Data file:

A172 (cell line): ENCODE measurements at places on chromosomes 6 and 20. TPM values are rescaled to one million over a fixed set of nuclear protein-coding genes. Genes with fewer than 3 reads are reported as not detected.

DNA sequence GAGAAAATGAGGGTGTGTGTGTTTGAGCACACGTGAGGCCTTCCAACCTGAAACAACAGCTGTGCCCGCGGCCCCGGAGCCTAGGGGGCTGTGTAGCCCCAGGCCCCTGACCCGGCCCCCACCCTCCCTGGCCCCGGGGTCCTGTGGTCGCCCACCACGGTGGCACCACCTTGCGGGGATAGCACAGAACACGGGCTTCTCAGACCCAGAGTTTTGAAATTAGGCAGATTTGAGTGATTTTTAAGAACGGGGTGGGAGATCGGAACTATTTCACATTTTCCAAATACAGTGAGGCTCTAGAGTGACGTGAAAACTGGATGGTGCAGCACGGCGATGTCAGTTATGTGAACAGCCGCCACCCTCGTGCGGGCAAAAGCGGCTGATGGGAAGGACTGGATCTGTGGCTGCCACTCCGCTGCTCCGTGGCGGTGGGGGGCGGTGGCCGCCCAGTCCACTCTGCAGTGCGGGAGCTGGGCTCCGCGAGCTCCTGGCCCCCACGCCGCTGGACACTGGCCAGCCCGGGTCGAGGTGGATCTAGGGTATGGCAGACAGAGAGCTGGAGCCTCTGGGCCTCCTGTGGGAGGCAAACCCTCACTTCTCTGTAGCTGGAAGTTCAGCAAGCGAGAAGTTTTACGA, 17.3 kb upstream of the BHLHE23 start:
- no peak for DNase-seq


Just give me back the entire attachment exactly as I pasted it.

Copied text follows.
A172 (cell line): ENCODE measurements at places on chromosomes 6 and 20. TPM values are rescaled to one million over a fixed set of nuclear protein-coding genes. Genes with fewer than 3 reads are reported as not detected.

DNA sequence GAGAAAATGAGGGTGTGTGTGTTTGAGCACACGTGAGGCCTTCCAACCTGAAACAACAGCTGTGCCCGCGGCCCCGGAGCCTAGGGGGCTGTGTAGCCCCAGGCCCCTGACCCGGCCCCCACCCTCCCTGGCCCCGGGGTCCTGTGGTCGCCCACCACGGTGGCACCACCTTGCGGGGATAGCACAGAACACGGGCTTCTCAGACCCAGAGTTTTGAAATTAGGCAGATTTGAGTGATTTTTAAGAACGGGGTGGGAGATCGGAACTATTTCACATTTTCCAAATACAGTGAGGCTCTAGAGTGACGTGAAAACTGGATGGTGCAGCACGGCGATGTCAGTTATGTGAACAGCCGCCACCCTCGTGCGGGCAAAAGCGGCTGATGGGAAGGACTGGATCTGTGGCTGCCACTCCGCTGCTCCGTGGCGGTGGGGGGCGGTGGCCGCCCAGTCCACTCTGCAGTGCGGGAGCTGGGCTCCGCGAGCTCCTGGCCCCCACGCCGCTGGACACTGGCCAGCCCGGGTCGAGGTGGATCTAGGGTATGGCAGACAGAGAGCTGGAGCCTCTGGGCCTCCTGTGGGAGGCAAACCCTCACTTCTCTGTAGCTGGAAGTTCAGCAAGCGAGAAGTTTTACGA, 17.3 kb upstream of the BHLHE23 start:
- no peak for DNase-seq